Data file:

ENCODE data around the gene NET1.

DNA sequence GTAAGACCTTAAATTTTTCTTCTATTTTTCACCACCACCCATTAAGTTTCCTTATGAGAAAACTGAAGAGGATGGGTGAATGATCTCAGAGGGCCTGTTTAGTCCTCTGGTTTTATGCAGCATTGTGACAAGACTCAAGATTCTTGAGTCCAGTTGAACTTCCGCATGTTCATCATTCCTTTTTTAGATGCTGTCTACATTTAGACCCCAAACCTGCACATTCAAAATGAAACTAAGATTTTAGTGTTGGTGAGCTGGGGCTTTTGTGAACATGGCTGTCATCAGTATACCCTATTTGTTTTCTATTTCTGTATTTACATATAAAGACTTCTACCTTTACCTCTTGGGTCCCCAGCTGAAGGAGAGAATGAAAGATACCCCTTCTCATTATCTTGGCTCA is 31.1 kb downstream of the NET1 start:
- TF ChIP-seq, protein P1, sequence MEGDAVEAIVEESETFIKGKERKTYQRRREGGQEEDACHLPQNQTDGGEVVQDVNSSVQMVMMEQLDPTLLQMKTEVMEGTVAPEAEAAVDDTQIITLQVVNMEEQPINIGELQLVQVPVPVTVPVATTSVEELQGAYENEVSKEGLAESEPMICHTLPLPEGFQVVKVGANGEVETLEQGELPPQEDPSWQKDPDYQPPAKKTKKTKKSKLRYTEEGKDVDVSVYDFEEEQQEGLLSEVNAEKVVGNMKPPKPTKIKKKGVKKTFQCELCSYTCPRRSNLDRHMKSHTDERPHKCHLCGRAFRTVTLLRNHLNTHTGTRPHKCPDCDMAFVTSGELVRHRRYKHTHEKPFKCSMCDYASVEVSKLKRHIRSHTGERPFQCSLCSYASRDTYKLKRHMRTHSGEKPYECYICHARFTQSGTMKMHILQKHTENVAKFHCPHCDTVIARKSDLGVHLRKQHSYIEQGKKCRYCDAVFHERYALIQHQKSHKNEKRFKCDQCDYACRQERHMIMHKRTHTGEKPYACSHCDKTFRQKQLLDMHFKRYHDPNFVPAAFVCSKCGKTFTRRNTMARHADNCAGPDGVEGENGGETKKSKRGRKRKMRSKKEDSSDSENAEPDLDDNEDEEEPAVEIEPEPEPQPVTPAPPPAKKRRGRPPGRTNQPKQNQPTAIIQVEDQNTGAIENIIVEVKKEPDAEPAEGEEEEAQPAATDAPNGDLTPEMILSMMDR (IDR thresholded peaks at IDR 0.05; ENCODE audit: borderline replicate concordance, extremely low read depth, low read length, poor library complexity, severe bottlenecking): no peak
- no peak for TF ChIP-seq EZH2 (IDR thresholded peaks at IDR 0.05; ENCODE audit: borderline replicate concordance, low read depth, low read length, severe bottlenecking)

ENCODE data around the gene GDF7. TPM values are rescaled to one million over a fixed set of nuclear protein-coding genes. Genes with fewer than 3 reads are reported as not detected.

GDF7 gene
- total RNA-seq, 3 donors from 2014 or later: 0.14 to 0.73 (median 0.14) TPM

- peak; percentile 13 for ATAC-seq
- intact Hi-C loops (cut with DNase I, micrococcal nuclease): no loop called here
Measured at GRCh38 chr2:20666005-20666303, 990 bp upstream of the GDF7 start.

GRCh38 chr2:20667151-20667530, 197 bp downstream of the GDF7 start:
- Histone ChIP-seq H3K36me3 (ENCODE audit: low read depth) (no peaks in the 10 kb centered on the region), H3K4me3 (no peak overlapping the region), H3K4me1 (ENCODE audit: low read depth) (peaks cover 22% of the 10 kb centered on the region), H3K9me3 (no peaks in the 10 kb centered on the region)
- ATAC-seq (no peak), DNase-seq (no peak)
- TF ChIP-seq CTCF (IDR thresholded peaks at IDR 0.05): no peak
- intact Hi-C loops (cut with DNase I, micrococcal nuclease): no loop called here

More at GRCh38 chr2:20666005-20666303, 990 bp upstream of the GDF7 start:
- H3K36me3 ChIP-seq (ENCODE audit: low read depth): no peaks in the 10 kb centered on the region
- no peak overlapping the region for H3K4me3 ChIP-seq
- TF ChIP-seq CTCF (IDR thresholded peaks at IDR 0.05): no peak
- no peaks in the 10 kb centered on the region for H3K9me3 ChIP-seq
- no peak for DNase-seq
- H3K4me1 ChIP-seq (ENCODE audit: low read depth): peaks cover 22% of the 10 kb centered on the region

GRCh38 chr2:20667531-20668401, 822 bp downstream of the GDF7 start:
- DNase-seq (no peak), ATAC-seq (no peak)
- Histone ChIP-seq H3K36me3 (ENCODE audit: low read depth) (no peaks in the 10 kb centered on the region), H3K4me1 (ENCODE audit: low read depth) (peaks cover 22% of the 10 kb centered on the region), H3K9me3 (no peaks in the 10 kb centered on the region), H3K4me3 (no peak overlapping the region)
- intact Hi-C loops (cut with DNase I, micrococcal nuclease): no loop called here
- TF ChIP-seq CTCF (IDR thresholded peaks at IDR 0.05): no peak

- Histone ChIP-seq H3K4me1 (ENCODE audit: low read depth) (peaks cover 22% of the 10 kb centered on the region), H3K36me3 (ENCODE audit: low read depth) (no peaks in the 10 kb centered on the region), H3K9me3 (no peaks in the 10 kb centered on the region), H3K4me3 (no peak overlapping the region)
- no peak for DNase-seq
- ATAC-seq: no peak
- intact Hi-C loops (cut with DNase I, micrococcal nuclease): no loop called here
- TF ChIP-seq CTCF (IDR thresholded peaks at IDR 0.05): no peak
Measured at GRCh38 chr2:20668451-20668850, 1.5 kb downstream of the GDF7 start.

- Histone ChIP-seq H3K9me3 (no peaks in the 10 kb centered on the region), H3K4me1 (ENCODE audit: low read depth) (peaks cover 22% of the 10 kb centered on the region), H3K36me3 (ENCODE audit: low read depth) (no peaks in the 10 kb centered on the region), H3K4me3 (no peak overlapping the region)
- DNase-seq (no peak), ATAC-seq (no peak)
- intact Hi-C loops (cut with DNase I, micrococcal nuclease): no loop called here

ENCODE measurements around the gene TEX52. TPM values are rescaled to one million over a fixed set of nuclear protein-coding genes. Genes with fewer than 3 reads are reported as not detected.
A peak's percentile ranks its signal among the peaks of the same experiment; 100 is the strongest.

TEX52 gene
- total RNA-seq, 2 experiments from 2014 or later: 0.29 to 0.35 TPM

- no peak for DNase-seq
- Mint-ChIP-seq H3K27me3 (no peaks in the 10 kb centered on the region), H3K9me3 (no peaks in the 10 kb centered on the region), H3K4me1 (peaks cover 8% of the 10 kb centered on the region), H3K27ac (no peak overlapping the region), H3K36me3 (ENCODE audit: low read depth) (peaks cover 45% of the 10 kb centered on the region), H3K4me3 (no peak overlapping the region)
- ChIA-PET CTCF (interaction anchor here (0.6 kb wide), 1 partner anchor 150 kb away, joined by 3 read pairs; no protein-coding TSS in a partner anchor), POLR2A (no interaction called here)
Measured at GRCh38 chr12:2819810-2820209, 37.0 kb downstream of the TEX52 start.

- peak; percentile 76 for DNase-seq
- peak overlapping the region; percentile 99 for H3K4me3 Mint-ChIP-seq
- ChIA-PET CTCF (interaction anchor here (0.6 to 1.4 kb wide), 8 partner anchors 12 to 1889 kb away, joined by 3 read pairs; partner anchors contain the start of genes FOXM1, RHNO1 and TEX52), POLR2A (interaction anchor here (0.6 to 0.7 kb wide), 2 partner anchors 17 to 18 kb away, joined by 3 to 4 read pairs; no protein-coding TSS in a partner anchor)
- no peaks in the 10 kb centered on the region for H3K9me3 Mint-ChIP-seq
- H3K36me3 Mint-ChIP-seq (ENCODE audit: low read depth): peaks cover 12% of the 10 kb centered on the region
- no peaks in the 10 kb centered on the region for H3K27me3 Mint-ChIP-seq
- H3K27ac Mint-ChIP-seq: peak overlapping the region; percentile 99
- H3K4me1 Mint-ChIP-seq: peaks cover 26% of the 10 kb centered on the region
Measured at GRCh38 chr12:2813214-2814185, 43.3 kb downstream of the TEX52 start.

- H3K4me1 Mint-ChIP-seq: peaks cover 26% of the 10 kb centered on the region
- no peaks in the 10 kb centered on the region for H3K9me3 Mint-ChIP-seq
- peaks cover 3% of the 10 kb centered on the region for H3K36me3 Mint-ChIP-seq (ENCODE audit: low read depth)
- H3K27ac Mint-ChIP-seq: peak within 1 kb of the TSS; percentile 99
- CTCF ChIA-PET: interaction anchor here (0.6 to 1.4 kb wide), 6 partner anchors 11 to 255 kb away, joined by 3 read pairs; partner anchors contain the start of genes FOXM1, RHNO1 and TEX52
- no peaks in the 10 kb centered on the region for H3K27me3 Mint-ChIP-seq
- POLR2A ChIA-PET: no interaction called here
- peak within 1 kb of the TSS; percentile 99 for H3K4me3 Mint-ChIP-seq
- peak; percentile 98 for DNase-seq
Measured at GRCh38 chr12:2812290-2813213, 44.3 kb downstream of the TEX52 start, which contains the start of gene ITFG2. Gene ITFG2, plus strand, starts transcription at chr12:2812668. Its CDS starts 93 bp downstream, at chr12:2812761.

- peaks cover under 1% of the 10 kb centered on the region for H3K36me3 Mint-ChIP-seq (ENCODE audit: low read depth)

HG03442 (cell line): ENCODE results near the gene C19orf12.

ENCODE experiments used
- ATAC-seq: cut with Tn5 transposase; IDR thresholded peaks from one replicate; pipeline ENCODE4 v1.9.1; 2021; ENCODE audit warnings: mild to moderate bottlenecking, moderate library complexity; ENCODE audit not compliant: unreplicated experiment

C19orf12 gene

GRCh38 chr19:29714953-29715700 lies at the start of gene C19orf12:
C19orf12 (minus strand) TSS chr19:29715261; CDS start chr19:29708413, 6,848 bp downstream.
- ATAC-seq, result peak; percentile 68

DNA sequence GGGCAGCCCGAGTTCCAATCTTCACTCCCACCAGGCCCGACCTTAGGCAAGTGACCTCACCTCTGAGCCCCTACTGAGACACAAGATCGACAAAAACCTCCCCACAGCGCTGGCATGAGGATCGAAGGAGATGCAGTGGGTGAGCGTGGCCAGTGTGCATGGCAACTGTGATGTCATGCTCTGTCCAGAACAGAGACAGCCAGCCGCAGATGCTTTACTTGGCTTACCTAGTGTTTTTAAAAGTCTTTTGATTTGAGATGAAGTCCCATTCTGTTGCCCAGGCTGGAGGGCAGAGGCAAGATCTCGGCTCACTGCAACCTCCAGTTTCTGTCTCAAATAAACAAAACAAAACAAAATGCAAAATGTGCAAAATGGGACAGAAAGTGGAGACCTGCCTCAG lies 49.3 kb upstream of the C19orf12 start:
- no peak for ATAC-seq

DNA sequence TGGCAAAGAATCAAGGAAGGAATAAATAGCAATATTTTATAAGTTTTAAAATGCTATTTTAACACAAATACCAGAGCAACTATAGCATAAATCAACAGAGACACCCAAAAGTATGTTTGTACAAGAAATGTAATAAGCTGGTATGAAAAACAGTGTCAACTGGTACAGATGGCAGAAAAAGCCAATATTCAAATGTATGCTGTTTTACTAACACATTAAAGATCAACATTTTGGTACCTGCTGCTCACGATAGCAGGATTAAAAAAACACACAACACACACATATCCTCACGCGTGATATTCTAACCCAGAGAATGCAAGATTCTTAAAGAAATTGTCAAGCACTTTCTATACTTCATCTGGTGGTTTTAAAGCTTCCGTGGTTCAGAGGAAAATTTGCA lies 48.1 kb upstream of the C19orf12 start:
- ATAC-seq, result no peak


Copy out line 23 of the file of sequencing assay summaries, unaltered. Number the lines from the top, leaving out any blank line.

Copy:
GRCh38 chr2:20667531-20668401, 822 bp downstream of the GDF7 start: